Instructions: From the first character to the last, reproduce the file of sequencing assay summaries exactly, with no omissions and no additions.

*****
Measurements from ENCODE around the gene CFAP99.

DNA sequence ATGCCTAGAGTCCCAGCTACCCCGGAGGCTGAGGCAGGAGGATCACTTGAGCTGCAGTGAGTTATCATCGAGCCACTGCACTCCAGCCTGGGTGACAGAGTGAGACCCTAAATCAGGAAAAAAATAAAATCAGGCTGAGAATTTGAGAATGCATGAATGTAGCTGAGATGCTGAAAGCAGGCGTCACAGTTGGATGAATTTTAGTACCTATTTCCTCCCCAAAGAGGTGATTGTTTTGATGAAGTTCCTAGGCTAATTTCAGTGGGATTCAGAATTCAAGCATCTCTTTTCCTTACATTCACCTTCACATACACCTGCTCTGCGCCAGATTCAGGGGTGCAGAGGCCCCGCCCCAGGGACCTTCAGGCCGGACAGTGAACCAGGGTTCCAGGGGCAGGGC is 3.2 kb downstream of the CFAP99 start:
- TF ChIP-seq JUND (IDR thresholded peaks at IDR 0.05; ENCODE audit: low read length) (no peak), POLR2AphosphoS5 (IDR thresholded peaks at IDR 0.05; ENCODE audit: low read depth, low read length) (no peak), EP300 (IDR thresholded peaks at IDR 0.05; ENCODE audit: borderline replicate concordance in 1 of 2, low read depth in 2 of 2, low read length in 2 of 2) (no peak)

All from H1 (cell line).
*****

Measurements from ENCODE around the gene CFAP99.

DNA sequence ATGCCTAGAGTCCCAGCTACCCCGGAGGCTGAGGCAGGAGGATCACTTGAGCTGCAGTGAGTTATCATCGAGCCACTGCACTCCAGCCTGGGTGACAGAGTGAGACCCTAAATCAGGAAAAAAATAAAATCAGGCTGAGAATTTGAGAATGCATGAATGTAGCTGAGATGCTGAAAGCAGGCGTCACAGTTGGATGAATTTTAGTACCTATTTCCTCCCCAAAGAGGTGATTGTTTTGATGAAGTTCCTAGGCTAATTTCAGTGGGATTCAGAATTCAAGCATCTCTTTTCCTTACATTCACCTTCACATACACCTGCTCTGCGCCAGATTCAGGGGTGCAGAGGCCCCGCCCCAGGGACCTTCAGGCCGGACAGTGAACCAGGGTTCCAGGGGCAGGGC is 3.2 kb downstream of the CFAP99 start:
- TF ChIP-seq JUND (IDR thresholded peaks at IDR 0.05; ENCODE audit: low read length) (no peak), POLR2AphosphoS5 (IDR thresholded peaks at IDR 0.05; ENCODE audit: low read depth, low read length) (no peak), EP300 (IDR thresholded peaks at IDR 0.05; ENCODE audit: borderline replicate concordance in 1 of 2, low read depth in 2 of 2, low read length in 2 of 2) (no peak)

All from H1 (cell line).